For years, safflower oil was marketed with a laundry list of health benefits. Many claim that this vegetable oil is supposed to improve your metabolism, lower cholesterol, and support heart health because it’s free of saturated fat.
However, a lot of medical advice on fats and oils in the last few decades has been misguided.
Vegetable oils can have many adverse health effects, and of all the vegetable oils, safflower oil is perhaps the worst. That’s because it has more linoleic acid — an inflammatory and easily spoiled polyunsaturated fatty acid (PUFA) — than any other oil on the market[*].
What Is Safflower Oil?
The first record of the safflower plant (also called carthamus tinctorius) stretches back to the time of the pharaohs in ancient Egypt[*]. Safflower was once used as an orange dye and as a cheap substitute for the precious spice saffron.
Starting in the 1960s, safflower oil became one of the main sources of vegetable oil. Like other seed oils, safflower oil is expeller pressed to extract oil from safflower seeds.
The oil is then refined, a process which removes vitamin E, conjugated linoleic acid (CLA), and most of the oil’s flavor. You’re left with a neutral cooking oil used in salad dressings, margarine, and various skincare products.
Fatty Acids in Safflower Oil
The building blocks of fats are called fatty acids. When you “burn fat” on a high-fat ketogenic diet, your body breaks down dietary fat into fatty acids through a process called lipolysis, which can then be used for fuel[*]. Fatty acids are also used to make cell membranes, insulate your brain cells, and shuttle nutrients throughout your body.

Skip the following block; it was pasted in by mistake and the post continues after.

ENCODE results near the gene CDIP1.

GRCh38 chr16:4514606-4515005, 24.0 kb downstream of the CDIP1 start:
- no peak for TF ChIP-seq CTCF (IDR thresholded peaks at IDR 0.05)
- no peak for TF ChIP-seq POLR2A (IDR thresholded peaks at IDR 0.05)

Not all fatty acids are created equal. There are three main classes of fatty acid, and each has different effects on your body:
1. Saturated Fatty Acid (SFA)
Saturated fats are found in animal products, butter, and coconut oil.
Since the mid-20th century, the American Heart Association has been staunchly against saturated fat. Conventional wisdom has been that you should eliminate SFAs from your diet to decrease your risk of heart attack[*].
One of the main health claims behind safflower oil is that it’s low in saturated fat.
However, in the last few years, several large scientific reviews found no link between saturated fat intake and heart disease[*][*]. In fact, saturated fats might be protective against stroke and alcohol-induced liver disease[*][*].
2. Monounsaturated Fatty Acid (MUFA)
Monounsaturated fats (MUFAs), found in olive oil and avocado, have a heart-healthy reputation. Dietary MUFAs lower blood sugar levels, improve blood lipid levels, reduce blood pressure, and may improve your risk of heart attack[*]. The Mediterranean diet, one of the healthiest and best-studied diets, is rich in MUFAs.
Safflower oil is quite low in MUFAs, but it is often marketed as being high in monounsaturated acids (also called “high oleic safflower oil).
3. Polyunsaturated Fatty Acid (PUFA)
Polyunsaturated fats are found in fish, nuts, seeds, and vegetable oils.
The two main PUFAs are omega-3 and omega-6. Both are essential for the health of your body, but only when consumed in the right amounts. Ideally, you should consume the same amount of omega-3 fatty acids as omega-6 fatty acids. Unfortunately, most people consume too many omega-6s and not enough omega-3s, which can be harmful to your health.
Omega Fats and the O6:O3 Ratio
Most people are familiar with the term “omega fats.” You need omega-3 and omega-6 fatty acids for your body to run properly. For example, the omega-3 fats EPA and DHA are essential for your heart health and brain, comprising a significant part of total brain weight[*]. Omega-6s, on the other hand, are essential for skin health, carbohydrate metabolism, and reproductive health[*].
But here’s the key point: you need very few omega-6 fats (about 0.2 grams of safflower oil, for instance) to meet your body’s functional requirements[*].
Most people get many times the omega-6s that they need, and that’s not good. Excess omega-6 promotes inflammation, obesity, and heart disease risk[*].
Most of these negative side effects, researchers believe, stem from the omega-6:omega-3 ratio. When you eat too many omega-6s (vegetable oil) — and not enough omega-3s (wild-caught fish) — your ratio gets too high.